• Elimination: this allows to eliminate the effect of a change by rebasing a graph on the parent of the change to be eliminated.

Additionally, we will have to add conflict detection.

Principal Rebase

Rebasing is an operation which transplants a change (or sub-graph) to a new target parent. We call a principal rebase, those where the two involved changes are siblings.

Consider the following situation:

Merge

Rebasing the change b onto change a would give a sequence of (new) changes b', and c'.

Merge

Let us first consider only this special kind of rebase-scenarios, where the two changes a and b are siblings.

The case with only two changes involved is directly covered by the transform operation.

transform(a,b) = (a', b')

Merge

This can be extended iteratively to the case with children changes.

transform(a', c) = (a'', c')

Merge

Elimination

Now let us consider a more general case, e.g., in the above example we would want to rebase change c onto a. To reduce this problem to the previous case, we need to eliminate change b. As all changes are invertible we can introduce an inversion of b. Then we can apply the following transformation to achieve the desired change c'.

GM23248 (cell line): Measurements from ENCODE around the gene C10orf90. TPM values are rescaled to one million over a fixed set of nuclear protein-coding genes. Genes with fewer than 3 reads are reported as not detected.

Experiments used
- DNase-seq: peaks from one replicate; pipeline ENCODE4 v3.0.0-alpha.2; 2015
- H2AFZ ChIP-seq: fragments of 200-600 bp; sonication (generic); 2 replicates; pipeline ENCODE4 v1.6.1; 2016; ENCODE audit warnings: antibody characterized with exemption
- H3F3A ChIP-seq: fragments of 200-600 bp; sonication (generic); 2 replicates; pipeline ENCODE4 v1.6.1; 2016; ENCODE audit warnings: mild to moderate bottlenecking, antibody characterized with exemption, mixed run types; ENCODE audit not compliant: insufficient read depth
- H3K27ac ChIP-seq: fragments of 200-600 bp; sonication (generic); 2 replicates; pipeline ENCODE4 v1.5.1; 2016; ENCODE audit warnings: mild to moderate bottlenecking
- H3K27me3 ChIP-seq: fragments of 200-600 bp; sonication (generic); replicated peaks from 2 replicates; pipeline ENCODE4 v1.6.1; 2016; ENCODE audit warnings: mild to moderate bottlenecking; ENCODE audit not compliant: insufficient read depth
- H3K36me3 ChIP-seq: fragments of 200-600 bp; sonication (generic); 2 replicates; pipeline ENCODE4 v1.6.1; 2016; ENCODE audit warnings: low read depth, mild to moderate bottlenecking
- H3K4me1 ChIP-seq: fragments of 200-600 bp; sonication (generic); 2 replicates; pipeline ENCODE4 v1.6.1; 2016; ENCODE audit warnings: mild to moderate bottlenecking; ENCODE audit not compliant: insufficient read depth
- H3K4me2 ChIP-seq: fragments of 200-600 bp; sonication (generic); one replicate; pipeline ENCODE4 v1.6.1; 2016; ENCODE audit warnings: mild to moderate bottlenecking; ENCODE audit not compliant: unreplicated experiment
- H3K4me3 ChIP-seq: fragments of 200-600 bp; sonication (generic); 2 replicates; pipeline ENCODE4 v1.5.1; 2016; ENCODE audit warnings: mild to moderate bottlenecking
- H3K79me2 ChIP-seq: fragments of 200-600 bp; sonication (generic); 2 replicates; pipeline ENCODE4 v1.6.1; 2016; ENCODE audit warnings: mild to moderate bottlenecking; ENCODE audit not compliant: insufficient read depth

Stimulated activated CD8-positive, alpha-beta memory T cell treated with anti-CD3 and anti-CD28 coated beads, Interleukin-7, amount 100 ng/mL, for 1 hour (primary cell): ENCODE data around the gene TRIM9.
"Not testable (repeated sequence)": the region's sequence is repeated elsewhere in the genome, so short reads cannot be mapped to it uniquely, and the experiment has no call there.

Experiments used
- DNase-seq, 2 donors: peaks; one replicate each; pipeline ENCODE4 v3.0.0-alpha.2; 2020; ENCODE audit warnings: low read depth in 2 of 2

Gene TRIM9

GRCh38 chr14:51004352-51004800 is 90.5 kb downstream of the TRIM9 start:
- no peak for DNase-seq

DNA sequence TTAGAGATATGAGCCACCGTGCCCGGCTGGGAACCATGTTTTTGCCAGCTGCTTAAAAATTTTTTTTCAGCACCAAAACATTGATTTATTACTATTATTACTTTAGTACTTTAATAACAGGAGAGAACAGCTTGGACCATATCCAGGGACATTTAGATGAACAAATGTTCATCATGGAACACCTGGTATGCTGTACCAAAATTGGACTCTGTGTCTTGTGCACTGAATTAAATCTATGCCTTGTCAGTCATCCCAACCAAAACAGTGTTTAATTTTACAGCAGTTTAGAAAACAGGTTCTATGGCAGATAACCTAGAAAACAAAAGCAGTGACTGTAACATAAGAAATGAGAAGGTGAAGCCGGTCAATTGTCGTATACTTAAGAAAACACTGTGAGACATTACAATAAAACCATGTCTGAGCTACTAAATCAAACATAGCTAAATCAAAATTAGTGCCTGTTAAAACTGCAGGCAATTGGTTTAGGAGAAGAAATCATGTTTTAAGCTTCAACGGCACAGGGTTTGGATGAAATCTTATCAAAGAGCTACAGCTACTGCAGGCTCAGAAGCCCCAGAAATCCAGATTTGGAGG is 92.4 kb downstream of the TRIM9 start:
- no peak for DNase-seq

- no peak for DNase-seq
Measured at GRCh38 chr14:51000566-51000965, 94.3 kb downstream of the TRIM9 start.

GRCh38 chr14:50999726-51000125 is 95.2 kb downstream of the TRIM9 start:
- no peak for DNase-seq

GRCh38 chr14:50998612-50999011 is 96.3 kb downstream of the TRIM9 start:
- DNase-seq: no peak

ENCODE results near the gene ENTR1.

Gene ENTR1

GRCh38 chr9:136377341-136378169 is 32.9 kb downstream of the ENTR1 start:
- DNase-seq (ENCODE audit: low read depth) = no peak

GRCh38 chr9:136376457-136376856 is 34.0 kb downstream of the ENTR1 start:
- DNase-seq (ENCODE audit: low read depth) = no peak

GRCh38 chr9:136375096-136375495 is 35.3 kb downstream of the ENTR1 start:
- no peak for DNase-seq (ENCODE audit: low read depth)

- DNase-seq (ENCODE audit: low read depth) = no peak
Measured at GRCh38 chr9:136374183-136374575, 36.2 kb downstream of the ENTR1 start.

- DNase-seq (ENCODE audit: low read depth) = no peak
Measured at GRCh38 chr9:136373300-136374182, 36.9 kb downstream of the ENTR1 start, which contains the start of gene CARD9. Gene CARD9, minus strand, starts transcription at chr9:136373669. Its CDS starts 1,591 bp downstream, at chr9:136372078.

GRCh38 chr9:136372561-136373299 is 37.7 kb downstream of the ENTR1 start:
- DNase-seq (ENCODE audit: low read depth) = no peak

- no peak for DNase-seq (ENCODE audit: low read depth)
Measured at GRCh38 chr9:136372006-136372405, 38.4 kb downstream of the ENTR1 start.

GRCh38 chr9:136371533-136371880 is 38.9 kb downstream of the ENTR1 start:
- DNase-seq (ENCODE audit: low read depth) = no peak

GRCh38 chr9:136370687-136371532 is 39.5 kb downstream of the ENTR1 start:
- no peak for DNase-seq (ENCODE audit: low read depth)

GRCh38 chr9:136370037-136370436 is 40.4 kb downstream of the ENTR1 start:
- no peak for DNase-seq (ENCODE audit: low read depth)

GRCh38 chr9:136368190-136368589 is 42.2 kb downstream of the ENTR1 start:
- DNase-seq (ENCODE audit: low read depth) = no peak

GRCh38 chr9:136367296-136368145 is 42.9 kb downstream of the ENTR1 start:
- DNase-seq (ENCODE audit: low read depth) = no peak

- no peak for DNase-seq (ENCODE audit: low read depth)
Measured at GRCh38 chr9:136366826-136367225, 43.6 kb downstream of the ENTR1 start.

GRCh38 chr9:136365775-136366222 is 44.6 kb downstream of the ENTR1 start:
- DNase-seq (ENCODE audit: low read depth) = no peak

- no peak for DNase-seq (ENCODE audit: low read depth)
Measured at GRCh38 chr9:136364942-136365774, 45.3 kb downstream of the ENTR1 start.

transform(inv(b), c) = (inv(b)' , c')

Merge

Merge

As before, to propagate this reduction through a sub-graph we would apply the transformation to all children recursively.

Conflict detection

In contrast to online collaborative editing, for a VCS it is necessary to detect conflicting changes. Such conflicts would not be merged silently, but the user would decide what to do. Conflicts are domain specific, i.e., the operations need to detect such cases. In Chronicle we decided not to add a statical detection mechanism but instead introduce an option check in the OT transform method. If the option is enabled, transform is expected to throw a dedicated error, errors.MergeConflict, which contains the two operations causing a conflict.